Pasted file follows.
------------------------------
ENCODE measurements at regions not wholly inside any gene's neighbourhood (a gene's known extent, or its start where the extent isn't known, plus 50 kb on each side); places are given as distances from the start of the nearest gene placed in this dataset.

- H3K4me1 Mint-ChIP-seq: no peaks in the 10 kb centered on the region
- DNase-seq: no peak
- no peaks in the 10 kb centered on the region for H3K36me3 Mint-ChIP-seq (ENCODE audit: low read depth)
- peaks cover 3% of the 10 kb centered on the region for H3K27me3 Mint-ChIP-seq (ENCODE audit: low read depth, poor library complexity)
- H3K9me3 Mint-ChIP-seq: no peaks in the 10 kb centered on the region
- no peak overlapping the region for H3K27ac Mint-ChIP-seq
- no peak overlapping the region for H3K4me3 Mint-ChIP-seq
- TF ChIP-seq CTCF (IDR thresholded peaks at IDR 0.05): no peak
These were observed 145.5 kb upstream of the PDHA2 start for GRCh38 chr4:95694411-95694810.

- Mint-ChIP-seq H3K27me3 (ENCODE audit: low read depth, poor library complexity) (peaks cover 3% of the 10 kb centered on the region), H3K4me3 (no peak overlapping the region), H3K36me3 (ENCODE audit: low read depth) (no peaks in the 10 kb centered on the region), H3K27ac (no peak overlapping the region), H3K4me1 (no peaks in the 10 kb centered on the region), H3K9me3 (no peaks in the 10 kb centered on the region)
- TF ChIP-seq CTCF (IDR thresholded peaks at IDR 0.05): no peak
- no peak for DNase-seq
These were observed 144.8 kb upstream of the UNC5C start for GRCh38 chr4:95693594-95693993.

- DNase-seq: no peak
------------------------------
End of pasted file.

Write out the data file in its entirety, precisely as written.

ENCODE measurements at regions not wholly inside any gene's neighbourhood (a gene's known extent, or its start where the extent isn't known, plus 50 kb on each side); places are given as distances from the start of the nearest gene placed in this dataset.

- H3K4me1 Mint-ChIP-seq: no peaks in the 10 kb centered on the region
- DNase-seq: no peak
- no peaks in the 10 kb centered on the region for H3K36me3 Mint-ChIP-seq (ENCODE audit: low read depth)
- peaks cover 3% of the 10 kb centered on the region for H3K27me3 Mint-ChIP-seq (ENCODE audit: low read depth, poor library complexity)
- H3K9me3 Mint-ChIP-seq: no peaks in the 10 kb centered on the region
- no peak overlapping the region for H3K27ac Mint-ChIP-seq
- no peak overlapping the region for H3K4me3 Mint-ChIP-seq
- TF ChIP-seq CTCF (IDR thresholded peaks at IDR 0.05): no peak
These were observed 145.5 kb upstream of the PDHA2 start for GRCh38 chr4:95694411-95694810.

- Mint-ChIP-seq H3K27me3 (ENCODE audit: low read depth, poor library complexity) (peaks cover 3% of the 10 kb centered on the region), H3K4me3 (no peak overlapping the region), H3K36me3 (ENCODE audit: low read depth) (no peaks in the 10 kb centered on the region), H3K27ac (no peak overlapping the region), H3K4me1 (no peaks in the 10 kb centered on the region), H3K9me3 (no peaks in the 10 kb centered on the region)
- TF ChIP-seq CTCF (IDR thresholded peaks at IDR 0.05): no peak
- no peak for DNase-seq
These were observed 144.8 kb upstream of the UNC5C start for GRCh38 chr4:95693594-95693993.

- DNase-seq: no peak